A Texas Presbyterian megachurch is asking for prayers as it readies for the trial date for its property lawsuit against the mainline Protestant denomination that its voted to disaffiliate from.
Highland Park Presbyterian Church of Dallas' sent out a statement requesting prayers as they neared the date for arguments in their lawsuit against Presbyterian Church (USA).
The letter sent to the congregation last week by Highland Park Presbyterian's leadership, or Session, outlines the events leading up to the fall trial.
"We thank you for your support and prayers throughout this process, and we are asking for you to continue to pray in the future," stated the leaders. "The Session is committed to keeping you up-to-date with information regarding the case as details become available to share."
The church leaders called for supporters to pray for "our legal team and executive staff", "the Elders and Pastors on Session", "the mission of Highland Park Presbyterian Church", "our new denomination", and "for insulation from distractions during this time."
"Thank you again for your prayers, your patience, and your understanding during this time," stated the Session near the end of the letter.
Last September, Highland Park Presbyterian filed suit in Dallas County District Court to secure their church property should they decide to leave PCUSA.
"HPPC was first organized in 1926 and first incorporated on January 31, 1928 … members of the local church corporation are all those who are on the active rolls of the local congregation," read the lawsuit in part. "At no time in its history have the articles of incorporation for Highland Park Presbyterian Church contained any provision creating or establishing any trust…in favor of a national denomination upon the property held by or for the local church or its civil corporation."
The court granted Highland Park Presbyterian a temporary restraining order regarding ownership of the congregation's church property.
Last October, Judge Jane Boyle of Dallas ruled that the lawsuit would be tried in state rather than federal court, a decision that had the approval of both parties.
Voting to Leave
While the legal process over the lawsuit continued, Highland Park Presbyterian underwent the process of discernment for terminating their affiliation with PCUSA.
In September, Highland Park Presbyterian's Session unanimously approved a resolution to disaffiliate from PCUSA and its regional body, the Presbytery of Grace.
The Session recommended leaving the mainline denomination and membership into the newer more conservative body known as the Evangelical Covenant Order (ECO) of Presbyterians.
By October, Highland Park Presbyterian's congregation voted overwhelmingly to leave PCUSA and join ECO, with the resolution passing with 89 percent of voting members present.
Rev. Joe Rightmyer, interim senior pastor of Highland Park Presbyterian, stated that the move to ECO involved a "restoration" of the church's Presbyterian roots.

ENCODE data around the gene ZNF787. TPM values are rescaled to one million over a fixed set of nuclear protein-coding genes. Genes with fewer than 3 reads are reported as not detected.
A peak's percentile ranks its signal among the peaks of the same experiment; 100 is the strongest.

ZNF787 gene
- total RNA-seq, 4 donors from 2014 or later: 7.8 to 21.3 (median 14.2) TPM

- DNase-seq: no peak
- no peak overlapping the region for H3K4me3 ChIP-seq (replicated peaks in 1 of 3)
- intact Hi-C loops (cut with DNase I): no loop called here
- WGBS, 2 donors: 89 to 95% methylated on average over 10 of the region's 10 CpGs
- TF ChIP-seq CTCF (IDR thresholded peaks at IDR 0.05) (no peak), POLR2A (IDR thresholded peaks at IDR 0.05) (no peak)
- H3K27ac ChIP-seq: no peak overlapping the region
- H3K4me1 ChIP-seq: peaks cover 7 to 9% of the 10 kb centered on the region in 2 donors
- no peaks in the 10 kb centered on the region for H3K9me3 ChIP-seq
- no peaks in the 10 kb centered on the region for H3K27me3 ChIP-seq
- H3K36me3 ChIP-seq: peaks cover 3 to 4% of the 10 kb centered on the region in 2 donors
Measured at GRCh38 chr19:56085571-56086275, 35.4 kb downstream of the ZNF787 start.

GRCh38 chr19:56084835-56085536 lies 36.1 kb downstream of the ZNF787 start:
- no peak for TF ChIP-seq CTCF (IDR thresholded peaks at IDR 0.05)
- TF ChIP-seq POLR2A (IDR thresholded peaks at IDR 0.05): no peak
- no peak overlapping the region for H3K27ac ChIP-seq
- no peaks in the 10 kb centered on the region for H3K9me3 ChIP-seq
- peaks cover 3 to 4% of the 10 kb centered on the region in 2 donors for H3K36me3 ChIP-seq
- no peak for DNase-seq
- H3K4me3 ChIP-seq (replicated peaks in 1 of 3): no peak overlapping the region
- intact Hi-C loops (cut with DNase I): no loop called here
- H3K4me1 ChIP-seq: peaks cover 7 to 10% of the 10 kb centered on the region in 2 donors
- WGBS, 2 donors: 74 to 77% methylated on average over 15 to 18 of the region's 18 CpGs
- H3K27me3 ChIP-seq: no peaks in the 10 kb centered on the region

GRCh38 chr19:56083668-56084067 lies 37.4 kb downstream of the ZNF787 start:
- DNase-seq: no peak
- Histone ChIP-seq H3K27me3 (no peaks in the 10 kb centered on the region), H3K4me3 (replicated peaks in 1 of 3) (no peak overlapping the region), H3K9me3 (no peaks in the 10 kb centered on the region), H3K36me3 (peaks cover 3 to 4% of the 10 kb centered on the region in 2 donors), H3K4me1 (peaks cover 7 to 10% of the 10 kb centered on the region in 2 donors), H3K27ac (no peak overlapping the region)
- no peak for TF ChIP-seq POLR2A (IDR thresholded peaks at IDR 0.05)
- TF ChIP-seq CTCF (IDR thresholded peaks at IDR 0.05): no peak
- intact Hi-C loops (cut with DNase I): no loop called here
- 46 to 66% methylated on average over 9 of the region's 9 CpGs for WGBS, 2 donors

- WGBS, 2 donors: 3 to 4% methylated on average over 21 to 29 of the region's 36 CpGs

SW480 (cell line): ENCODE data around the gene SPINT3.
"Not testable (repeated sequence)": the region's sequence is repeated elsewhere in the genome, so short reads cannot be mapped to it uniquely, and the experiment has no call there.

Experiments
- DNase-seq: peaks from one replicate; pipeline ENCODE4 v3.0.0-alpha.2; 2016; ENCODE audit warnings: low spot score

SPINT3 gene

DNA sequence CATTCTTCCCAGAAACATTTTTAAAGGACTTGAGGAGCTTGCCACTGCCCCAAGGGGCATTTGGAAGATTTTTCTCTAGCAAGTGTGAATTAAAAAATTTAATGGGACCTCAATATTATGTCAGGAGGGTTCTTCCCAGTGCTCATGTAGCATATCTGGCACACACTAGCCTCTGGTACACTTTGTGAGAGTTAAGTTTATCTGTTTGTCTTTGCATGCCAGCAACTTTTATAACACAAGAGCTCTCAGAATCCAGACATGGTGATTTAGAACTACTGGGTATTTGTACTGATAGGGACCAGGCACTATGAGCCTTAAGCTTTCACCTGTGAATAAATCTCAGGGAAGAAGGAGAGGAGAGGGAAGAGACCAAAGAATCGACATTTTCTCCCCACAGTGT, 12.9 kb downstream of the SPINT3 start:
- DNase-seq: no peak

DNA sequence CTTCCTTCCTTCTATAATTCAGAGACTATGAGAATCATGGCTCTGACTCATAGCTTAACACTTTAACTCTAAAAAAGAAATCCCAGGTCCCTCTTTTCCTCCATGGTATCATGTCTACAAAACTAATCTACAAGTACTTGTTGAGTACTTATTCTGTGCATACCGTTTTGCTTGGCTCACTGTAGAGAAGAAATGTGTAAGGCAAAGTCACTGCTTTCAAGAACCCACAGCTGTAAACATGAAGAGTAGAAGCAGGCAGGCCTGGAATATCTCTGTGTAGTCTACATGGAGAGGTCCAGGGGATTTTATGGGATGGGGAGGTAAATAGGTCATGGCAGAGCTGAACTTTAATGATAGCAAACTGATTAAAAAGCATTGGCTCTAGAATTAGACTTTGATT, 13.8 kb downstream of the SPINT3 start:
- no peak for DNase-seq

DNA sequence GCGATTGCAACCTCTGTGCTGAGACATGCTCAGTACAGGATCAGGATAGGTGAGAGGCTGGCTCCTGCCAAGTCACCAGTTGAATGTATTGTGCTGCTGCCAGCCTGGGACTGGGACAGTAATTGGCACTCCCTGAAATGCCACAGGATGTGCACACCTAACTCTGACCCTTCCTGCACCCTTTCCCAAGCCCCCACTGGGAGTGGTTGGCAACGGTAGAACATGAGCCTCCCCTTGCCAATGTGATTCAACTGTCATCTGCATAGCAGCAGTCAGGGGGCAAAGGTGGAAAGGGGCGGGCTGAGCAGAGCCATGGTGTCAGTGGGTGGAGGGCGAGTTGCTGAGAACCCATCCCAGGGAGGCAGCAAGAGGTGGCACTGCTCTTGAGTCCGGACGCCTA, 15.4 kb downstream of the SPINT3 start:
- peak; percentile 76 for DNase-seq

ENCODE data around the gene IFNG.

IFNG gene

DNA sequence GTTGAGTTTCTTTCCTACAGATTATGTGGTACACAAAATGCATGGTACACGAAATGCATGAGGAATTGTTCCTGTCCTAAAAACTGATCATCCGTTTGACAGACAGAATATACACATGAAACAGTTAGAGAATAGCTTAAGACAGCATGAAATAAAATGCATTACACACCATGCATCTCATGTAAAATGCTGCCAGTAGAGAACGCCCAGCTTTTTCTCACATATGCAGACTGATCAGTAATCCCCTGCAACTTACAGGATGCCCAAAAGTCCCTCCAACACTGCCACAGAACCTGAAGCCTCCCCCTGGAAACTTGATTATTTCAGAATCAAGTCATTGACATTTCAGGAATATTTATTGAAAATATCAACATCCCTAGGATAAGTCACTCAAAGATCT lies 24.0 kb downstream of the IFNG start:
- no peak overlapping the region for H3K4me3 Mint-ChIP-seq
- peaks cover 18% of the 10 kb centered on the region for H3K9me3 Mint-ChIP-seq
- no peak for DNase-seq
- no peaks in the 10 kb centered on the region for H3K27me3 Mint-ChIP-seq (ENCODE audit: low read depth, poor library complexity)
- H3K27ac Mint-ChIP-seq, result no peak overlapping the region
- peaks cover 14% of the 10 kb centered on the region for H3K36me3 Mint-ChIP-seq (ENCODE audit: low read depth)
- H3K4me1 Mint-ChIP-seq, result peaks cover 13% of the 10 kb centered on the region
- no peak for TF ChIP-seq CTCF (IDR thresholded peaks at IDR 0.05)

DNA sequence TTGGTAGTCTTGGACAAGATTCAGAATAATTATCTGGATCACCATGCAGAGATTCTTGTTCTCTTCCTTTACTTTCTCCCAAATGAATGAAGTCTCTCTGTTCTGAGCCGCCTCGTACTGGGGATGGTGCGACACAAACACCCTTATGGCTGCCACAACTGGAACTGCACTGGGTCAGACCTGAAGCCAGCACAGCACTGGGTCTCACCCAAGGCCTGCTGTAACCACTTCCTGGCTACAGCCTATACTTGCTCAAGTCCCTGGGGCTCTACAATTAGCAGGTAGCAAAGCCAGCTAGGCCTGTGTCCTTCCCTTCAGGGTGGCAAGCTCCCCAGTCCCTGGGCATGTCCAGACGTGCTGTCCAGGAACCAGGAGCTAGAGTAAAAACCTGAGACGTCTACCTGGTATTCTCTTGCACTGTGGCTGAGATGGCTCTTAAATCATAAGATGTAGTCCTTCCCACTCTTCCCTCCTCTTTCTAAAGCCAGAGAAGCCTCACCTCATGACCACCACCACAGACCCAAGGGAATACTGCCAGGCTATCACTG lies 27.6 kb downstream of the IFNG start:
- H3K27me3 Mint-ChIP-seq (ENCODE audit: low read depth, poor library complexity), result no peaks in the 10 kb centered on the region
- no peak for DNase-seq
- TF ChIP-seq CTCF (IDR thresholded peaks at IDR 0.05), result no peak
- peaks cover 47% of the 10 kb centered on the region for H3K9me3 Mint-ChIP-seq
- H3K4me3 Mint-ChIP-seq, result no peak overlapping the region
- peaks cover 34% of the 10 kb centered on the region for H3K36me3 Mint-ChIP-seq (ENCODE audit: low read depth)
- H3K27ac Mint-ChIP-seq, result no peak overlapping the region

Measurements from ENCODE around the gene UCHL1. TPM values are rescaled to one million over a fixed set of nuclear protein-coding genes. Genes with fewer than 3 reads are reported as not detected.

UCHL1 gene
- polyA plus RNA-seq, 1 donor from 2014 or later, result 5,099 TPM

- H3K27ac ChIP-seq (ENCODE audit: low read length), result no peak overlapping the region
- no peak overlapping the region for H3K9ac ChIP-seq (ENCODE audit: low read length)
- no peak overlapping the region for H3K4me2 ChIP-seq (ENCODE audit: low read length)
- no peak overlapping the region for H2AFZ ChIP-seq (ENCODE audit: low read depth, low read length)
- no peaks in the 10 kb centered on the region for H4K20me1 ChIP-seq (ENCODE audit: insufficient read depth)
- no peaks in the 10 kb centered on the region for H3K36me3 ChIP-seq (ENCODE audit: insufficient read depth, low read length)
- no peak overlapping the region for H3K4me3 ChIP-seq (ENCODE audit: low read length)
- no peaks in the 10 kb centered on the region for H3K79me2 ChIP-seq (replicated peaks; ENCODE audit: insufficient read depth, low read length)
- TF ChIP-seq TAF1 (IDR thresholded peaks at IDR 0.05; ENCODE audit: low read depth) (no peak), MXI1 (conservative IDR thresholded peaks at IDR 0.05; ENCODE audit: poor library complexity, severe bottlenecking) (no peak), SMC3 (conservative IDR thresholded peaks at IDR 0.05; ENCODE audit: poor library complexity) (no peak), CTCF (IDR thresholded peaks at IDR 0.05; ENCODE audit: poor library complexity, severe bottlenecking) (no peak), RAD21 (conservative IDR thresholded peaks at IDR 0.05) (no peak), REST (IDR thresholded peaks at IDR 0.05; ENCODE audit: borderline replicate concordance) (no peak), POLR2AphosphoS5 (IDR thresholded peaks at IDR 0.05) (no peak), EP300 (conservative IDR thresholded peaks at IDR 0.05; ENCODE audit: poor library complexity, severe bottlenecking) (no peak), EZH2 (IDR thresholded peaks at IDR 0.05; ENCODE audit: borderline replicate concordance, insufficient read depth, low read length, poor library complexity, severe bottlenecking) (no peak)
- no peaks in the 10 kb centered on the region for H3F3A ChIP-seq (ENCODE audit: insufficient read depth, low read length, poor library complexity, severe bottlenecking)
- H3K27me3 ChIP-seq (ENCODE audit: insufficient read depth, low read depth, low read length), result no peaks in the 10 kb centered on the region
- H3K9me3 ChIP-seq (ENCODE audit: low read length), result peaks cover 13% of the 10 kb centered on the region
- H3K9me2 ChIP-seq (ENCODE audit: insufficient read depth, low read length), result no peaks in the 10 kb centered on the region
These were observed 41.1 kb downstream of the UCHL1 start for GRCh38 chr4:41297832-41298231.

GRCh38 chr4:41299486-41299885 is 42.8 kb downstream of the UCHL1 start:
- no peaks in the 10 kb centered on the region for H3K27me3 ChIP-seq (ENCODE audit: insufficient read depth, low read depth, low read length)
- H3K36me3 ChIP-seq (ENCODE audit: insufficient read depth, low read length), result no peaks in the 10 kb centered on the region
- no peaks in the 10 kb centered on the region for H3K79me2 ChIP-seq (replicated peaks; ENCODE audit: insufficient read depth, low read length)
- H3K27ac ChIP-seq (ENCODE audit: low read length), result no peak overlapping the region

"By joining ECO, we are not walking away from our Presbyterian values; we are restoring them," said Rightmyer. "With this vote to change, we will still be in the rich stream of Presbyterian theology, and we are ready to begin working with other churches in a growing denomination that is guided by the same beliefs and tenets that direct us."
With approximately 4,000 members, Highland Park Presbyterian was the largest PCUSA congregation in the state of Texas. Its membership also represented about ten percent of the PCUSA members in the Grace Presbytery.
A Failed Process
In February, mediation talks between Highland Park Presbyterian and Grace Presbytery over the disputed property took place only to have the two parties fail to reach an agreement.
Through the legal and ecclesial actions of Highland Park Presbyterian, the leadership of Grace Presbytery has expressed their criticism and heartbreak.
In a statement released last September, Grace Presbytery said it was "shocked and saddened that Highland Park Presbyterian Church (HPPC) of Dallas has chosen to file suit."
"There has been no conversation at the presbytery level to seek control of their property or establish a commission to work with the church during their period of discernment as to whether or not to seek dismissal from the Presbyterian Church (USA)," continued the Presbytery.
Janet M. DeVries, M.Div, D.Min., General Presbyter for Grace Presbytery, told CP in an earlier interview that Highland Park was not undergoing the proper dismissal process.
"Highland Park's lawsuit circumvents and interferes with the established ecclesiastical dismissal process," said DeVries last September. "The constitution of the Presbyterian Church (U.S.A.) and the Just and Gracious Dismissal Policy of Grace Presbytery provide for a process which enables the congregation to hear and discuss both the PC(USA) and the Covenant Order of Evangelical Presbyterians (ECO)."
The trial between Highland Park Presbyterian Church and the Presbytery of Grace to determine ownership of the church property is scheduled to take place on Monday, October 20.